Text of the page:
Camel Flu: Infection That Threatened FIFA World Cup spectators

The virus has previously been reported in South Asia, U.A.E. and Africa, and no MERS vaccine is presently available.

Sambhav Kumar
Written by: Sambhav KumarUpdated at: Dec 14, 2022 18:47 IST
Camel Flu: Infection That Threatened FIFA World Cup spectators

The Australian Health Ministry issued an advisory for football fans who visited the FIFA World Cup 2022 in the Middle East. The Ministry has advised its people returning to Australia to be wary of the Middle East respiratory syndrome (MERS) and to maintain good hygiene.

With health officials throughout the world sending warnings to their citizens who are in the U.A.E. to witness the ongoing FIFA World Cup matches about the danger of camel flu or MERS, the virus is instilling anxiety among football fans.

What Exactly Is MERS?

Middle East respiratory syndrome (MERS), sometimes known as camel flu, is a serious respiratory infection spread by close contact with diseased camels, eating raw camel meat, or drinking unpasteurized camel milk.

The Middle East respiratory syndrome coronavirus causes the zoonotic virus, which was found in Saudi Arabia in 2012. (MERS-CoV). It spreads directly between humans and animals, thus the name Zoonotic.

The virus has previously been reported in South Asia, U.A.E. and Africa, and no MERS vaccine is presently available.

Also read: Why Do You Catch More Viral Infections In Winters

Prevention

Hand washing, avoiding contact with infected animals, and covering the mouth and nose with a mask or tissue are all preventative measures that you can follow.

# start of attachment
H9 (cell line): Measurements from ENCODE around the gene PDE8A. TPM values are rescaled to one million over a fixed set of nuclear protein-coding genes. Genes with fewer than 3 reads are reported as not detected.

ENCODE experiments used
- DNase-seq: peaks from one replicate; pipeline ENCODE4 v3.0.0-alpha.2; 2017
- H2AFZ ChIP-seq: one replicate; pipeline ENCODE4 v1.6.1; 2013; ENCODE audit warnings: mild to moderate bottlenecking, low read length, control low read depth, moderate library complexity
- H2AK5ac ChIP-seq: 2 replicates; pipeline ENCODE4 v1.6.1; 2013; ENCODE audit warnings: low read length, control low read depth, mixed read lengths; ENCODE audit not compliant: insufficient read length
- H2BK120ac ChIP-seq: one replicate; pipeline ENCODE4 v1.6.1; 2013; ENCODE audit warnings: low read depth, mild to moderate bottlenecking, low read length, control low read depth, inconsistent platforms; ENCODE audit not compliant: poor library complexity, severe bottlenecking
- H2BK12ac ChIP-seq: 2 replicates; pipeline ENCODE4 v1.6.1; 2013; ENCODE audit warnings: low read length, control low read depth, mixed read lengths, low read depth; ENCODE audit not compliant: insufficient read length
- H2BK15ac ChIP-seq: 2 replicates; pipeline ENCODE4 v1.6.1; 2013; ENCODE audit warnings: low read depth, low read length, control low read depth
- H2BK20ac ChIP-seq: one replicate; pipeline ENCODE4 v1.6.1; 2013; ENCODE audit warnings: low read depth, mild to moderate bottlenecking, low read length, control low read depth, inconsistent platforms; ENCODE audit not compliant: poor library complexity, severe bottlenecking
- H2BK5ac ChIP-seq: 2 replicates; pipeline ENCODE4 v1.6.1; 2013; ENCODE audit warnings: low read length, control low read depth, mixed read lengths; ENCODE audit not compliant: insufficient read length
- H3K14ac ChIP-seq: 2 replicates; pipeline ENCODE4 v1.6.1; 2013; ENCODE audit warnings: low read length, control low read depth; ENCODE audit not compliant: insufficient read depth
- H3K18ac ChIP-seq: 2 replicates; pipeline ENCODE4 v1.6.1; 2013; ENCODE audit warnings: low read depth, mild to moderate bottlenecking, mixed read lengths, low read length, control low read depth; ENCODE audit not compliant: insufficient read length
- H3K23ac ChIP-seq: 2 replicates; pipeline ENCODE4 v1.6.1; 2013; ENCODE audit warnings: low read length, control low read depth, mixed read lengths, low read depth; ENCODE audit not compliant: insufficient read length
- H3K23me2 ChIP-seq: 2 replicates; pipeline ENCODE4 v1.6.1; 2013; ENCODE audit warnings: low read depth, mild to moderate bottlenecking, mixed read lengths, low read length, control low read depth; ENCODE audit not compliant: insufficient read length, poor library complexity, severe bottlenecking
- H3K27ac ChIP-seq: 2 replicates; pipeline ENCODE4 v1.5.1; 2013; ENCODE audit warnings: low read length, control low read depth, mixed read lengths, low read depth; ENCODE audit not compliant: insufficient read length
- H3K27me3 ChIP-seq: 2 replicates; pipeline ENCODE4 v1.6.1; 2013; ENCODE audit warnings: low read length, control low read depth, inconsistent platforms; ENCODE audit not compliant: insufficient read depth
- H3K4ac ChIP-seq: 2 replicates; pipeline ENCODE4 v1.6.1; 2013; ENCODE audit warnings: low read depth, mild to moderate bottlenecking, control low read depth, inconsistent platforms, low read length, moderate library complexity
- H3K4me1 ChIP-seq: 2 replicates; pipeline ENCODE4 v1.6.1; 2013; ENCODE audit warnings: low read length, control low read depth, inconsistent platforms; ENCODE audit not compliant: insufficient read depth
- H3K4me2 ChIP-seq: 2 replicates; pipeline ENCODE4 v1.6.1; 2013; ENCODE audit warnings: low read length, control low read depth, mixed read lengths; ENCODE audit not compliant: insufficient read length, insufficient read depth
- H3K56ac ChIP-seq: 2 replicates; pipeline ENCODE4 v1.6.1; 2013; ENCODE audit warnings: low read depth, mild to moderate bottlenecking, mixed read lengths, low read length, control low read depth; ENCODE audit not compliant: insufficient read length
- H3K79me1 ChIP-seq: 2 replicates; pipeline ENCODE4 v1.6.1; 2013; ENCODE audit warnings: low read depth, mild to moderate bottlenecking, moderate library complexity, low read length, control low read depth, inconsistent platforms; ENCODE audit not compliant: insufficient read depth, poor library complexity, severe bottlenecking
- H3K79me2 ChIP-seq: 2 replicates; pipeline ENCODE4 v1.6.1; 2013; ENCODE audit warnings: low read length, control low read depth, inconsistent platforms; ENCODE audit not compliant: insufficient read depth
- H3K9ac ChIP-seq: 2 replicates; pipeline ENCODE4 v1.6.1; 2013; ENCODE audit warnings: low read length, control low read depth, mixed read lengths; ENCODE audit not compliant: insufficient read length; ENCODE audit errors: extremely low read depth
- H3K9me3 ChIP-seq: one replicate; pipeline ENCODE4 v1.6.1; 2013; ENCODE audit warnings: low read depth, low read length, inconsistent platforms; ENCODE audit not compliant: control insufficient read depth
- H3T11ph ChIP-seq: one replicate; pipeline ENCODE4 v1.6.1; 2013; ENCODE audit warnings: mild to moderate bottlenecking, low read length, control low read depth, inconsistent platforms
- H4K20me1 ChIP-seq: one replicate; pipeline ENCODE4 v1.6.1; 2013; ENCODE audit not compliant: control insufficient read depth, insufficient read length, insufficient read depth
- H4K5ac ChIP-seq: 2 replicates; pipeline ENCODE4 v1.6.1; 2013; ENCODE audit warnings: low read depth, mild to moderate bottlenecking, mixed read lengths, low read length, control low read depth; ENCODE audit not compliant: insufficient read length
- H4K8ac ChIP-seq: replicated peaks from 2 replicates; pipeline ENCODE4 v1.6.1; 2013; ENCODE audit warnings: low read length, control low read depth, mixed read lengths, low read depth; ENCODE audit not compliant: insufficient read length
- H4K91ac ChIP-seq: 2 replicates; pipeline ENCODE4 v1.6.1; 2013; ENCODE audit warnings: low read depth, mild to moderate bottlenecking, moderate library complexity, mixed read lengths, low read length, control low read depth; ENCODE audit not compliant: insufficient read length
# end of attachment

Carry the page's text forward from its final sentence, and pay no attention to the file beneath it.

MERS Symptoms

The symptoms start five to six days after exposure but might appear between 2 and 14 days. The older adults and those with chronic conditions are more likely to acquire a serious sickness that can lead to respiratory failure and death. Following are the symptoms. 

  • Fever
  • Cough
  • Breathing difficulty
  • Pneumonia
  • Diarrhoea
  • Vomiting

Treatment Options

There are no particular treatment guidelines for MERS, and the only medicines available are symptomatic or supportive. Several vaccinations have been attempted butunlike COVID-19,  it has not yet been available.

According to W.H.O., when caring for patients with symptoms of acute respiratory infection, droplet precautions should be added to standard precautions.  Along with that, contact precautionary measures, and eye protection must be followedwhile  givingto care tolikely or recorded instances of MERS-CoV infection. And airborne precautionary measures should be used when performing aerosol-generating procedures.

It should be noted that not all MERS-CoV patients develop pneumonia.

According to WHO data, Saudi Arabia recorded four cases of MERS between December 29, 2012, and October 31, 2022.

 

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